Hip pain is common among athletes and other active people, and it can usually be resolved with nonsurgical treatments, such as rest and physical therapy. However, a person may consider hip surgery if either:
- The particular injury or condition will not respond well to nonsurgical treatments. For example, a large tear of the labrum.
- Non-surgical treatments, such as physical therapy, have been tried for several weeks or months but have not adequately relieved pain.
Hip surgeries are almost always elective. This means a doctor may recommend surgery but it is up to the patient whether or not to have it.
Deciding to Have Hip Surgery
When deciding whether to have surgery, someone may consider their normal activity level and treatment goals. Some people consider hip pain to be a significant problem if it prevents them from jogging, doing yoga, or playing sports, such as soccer. Others may not consider hip pain a problem until it affects everyday activities, such as household chores or sleeping.
A person should speak with an orthopedic surgeon to weigh the risks and benefits of surgery and set reasonable post-surgical expectations. Patients are encouraged to ask their surgeon questions, such as:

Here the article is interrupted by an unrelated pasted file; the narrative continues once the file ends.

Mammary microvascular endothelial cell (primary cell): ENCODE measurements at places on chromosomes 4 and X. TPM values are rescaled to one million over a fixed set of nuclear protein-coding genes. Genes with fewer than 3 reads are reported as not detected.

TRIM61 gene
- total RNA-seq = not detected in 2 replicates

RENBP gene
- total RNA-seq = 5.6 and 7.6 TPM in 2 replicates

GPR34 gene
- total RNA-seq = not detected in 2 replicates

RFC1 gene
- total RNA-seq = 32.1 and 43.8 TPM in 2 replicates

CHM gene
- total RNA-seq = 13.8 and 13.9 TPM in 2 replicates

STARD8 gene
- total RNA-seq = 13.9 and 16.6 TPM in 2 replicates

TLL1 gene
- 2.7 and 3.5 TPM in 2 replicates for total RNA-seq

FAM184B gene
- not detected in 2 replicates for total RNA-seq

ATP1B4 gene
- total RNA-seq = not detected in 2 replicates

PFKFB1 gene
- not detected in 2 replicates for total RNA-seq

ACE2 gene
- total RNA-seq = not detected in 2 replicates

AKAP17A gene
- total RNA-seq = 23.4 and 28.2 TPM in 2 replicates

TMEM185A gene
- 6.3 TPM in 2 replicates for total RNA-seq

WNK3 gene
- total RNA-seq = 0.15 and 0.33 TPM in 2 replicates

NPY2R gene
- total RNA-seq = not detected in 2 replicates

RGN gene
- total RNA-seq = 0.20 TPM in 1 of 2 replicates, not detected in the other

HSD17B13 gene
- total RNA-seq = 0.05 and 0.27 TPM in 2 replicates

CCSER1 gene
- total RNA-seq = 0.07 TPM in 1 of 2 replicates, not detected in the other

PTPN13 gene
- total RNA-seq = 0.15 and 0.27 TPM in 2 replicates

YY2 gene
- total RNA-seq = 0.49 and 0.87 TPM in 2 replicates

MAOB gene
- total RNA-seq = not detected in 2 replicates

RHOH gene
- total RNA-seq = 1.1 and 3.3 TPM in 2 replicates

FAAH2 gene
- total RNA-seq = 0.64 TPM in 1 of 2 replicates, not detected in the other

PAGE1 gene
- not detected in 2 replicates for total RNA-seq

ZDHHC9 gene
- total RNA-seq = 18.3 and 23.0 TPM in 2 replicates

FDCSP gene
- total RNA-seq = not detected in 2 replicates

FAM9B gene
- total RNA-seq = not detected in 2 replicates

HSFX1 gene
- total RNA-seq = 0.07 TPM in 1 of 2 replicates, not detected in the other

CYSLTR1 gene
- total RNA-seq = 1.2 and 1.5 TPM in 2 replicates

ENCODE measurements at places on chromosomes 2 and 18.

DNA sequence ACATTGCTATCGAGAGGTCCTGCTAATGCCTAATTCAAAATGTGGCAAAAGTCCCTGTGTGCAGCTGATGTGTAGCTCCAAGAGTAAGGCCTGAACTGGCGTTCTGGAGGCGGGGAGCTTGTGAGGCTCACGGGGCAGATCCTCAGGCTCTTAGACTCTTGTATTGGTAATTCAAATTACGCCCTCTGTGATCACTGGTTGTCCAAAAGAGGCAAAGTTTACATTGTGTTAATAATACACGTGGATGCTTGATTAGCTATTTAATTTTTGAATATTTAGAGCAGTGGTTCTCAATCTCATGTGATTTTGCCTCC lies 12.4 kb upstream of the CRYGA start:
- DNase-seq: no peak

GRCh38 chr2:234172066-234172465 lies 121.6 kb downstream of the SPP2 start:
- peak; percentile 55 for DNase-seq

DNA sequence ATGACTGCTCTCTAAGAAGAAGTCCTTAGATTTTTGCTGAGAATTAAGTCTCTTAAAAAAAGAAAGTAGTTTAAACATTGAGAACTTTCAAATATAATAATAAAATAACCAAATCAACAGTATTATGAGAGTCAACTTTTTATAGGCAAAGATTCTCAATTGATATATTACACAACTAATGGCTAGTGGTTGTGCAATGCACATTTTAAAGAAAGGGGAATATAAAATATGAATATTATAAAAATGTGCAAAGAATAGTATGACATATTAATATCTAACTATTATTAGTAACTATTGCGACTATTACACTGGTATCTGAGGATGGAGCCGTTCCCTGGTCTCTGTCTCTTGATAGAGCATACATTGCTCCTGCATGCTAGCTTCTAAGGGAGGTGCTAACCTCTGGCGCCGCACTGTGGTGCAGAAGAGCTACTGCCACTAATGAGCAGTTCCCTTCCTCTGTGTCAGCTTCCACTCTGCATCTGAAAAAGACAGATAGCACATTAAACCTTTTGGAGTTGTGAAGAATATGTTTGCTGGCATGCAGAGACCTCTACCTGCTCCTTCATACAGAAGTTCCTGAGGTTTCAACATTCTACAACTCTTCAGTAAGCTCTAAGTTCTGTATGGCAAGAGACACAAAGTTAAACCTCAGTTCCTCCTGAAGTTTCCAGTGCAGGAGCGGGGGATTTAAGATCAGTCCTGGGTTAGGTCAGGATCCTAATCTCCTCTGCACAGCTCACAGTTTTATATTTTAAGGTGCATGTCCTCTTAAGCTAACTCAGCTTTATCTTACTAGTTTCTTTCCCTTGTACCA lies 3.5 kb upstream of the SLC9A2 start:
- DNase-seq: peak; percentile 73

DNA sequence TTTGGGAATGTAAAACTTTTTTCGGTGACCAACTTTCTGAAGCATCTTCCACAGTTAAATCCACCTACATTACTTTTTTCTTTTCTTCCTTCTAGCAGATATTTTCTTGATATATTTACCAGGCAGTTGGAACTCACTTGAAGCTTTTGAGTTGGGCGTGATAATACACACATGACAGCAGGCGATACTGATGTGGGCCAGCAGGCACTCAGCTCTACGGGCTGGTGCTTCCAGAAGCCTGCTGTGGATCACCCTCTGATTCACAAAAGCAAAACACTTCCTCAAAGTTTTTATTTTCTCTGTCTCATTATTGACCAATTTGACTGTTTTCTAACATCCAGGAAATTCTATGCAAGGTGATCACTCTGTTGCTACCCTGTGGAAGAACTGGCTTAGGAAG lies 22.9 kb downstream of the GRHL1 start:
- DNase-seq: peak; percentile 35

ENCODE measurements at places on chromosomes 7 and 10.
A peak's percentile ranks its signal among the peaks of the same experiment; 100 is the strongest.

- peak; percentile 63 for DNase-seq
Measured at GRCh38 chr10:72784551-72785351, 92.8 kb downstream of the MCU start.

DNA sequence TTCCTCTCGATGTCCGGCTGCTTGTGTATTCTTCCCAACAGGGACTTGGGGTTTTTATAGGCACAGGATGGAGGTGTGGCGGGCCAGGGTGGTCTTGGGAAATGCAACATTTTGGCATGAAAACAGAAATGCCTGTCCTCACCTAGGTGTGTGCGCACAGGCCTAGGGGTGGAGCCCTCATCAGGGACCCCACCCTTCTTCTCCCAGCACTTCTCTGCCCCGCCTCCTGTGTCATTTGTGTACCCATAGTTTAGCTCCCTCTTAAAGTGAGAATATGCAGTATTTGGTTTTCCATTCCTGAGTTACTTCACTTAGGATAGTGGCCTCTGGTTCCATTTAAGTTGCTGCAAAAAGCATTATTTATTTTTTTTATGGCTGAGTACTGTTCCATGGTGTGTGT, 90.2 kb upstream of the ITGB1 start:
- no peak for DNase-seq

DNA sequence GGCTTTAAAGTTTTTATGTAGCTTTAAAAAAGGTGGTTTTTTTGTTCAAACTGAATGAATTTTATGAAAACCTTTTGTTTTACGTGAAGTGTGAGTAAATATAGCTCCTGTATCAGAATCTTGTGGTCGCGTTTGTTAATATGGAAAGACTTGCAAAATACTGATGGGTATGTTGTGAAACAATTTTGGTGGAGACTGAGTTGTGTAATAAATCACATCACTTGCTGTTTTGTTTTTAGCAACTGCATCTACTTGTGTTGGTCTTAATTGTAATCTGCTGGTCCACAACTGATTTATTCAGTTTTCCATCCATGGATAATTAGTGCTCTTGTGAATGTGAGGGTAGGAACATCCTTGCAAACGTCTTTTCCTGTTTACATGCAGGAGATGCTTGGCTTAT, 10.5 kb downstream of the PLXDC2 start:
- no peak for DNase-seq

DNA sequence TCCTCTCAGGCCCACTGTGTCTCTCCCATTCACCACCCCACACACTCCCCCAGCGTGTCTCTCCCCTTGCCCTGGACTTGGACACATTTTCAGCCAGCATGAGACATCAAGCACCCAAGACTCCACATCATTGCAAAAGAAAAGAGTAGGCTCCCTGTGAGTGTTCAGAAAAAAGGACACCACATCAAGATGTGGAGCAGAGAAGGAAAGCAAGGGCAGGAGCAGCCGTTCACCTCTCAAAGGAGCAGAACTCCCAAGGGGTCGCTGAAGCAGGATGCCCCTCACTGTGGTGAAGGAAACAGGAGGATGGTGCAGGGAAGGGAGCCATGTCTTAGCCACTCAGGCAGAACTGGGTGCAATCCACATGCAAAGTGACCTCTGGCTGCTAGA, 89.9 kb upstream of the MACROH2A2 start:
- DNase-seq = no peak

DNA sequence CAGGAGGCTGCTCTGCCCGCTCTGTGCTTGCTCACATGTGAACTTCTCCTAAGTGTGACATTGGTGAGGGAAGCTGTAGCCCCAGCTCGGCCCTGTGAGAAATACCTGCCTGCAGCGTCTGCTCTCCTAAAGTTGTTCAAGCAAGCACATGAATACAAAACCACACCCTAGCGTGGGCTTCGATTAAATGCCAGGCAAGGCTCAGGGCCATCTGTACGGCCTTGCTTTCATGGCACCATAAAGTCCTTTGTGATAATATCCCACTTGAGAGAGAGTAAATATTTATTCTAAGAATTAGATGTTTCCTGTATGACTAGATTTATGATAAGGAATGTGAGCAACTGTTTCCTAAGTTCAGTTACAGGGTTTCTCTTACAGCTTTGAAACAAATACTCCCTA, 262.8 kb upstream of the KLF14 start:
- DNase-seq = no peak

- What is the typical outcome for patients like me?
- What is likely to happen if I do not have surgery?
- What are the risks associated with this surgery?
- Will I need to take time off work?
- How long will my recovery be?
- Is it likely that I am going to need a hip replacement in the future?
Only an orthopedic surgeon can provide answers to all of these questions.
Scheduling hip surgery
Since most hip surgeries are elective, they can be scheduled for a time that is convenient for the patient. This convenience helps ensure a person is able to put full effort into recovery and rehabilitation, which will improve the overall outcome.
Recovering from hip surgery
Recovery usually requires the use of crutches or a walker for days or weeks after hip surgery. Most people can expect to return to unrestricted physical activity within 6 months to a year, although some people will need to make long-term changes, such as switching from high impact activities (running) to low impact activities (cycling or swimming).
Possible outcomes and recovery time depend on the patient’s condition and the surgical procedure being performed.